My final goal of 2018 is a side effect of my (our) constantly growing reliance on digital tools and technology. I'm very rarely away from my phone, without the TV on at home, or without some audio playing. I'm committing in 2018 to consciously and strategically reject technology on a regular basis, which will mean having "no phone" hours of the day and setting aside mindfulness time.
A tool I'll be using to help with this goal is HeadSpace, which will help with guided mindfulness practice. More importantly, however, will be focusing on the lack of technology at certain times. Each night I'm committing to 2 hours not looking at my phone, and I'll also be reducing my television watching time to focus on my reading and writing goals.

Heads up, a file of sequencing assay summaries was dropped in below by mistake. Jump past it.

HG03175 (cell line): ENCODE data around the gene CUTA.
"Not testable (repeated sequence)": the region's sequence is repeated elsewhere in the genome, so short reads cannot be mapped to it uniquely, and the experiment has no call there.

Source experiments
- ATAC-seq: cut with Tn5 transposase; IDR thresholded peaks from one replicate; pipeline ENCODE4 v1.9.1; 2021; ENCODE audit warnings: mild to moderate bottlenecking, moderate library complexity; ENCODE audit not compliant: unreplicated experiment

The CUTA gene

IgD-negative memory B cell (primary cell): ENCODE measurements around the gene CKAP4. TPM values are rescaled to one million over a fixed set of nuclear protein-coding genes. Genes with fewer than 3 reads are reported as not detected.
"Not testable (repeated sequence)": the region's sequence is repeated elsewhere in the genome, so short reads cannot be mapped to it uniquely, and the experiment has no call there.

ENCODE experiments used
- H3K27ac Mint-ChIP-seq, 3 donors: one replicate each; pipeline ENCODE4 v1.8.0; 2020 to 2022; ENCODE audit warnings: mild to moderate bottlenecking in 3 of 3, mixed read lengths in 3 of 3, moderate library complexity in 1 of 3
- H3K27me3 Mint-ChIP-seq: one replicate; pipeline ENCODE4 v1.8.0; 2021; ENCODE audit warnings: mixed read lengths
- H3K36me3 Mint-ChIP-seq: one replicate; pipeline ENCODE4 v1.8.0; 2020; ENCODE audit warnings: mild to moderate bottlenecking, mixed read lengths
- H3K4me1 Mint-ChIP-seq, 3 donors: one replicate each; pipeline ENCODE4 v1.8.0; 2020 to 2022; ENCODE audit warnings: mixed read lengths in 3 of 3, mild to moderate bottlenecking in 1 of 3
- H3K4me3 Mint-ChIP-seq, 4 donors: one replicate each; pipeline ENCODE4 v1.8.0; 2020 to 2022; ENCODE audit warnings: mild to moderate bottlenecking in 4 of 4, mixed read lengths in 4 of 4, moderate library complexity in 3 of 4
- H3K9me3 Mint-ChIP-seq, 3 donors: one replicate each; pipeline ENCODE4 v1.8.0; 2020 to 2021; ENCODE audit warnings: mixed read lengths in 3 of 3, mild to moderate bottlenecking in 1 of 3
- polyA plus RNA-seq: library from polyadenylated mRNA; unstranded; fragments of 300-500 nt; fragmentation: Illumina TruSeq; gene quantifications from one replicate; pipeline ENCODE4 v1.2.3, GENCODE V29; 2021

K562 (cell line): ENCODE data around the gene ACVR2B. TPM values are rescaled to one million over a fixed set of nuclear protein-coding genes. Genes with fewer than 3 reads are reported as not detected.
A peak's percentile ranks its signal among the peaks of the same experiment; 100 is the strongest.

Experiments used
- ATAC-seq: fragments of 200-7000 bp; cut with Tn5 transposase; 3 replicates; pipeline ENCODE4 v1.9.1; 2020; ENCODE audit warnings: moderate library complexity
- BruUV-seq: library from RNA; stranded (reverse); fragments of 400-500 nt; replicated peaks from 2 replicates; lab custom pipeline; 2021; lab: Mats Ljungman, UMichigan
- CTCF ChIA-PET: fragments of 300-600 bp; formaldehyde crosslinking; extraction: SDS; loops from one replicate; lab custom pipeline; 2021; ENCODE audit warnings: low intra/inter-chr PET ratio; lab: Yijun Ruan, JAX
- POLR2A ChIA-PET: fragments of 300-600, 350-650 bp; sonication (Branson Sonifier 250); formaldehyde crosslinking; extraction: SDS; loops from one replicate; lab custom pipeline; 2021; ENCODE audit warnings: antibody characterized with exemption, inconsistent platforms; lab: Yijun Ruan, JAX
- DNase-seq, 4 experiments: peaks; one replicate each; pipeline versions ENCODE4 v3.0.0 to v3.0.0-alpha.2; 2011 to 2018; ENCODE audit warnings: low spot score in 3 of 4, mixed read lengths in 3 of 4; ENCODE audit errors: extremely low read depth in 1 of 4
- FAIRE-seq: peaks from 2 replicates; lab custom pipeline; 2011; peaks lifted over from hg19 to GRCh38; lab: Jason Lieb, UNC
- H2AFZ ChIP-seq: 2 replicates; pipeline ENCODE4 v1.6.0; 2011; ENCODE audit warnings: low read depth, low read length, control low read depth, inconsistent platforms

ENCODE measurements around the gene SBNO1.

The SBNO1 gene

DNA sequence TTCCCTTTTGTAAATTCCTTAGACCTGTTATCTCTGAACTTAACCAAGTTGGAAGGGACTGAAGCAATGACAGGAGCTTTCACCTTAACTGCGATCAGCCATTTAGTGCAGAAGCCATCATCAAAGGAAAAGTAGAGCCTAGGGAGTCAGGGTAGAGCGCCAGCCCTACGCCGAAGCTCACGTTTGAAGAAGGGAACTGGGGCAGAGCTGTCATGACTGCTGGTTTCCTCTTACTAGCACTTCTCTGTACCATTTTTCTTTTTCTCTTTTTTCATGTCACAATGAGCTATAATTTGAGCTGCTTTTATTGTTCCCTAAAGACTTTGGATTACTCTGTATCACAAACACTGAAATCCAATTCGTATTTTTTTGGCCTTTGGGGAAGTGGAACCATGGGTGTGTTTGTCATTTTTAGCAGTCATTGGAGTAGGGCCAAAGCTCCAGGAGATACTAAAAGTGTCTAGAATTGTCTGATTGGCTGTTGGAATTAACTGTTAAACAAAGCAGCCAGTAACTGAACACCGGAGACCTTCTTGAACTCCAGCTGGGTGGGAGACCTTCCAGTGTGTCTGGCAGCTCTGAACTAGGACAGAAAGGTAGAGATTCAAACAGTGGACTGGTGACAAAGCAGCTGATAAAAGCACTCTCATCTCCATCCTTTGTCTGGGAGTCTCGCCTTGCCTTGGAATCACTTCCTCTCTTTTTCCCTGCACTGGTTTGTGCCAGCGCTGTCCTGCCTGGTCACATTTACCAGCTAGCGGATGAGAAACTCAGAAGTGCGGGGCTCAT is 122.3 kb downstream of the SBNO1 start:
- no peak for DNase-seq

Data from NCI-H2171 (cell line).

Sometimes the best thing we can do is to re-prioritize and make conscious decisions to benefit other areas of our lives. As much as new tools can help, they can also be a distraction. 2018 is all about finding out which tools are which and acting accordingly.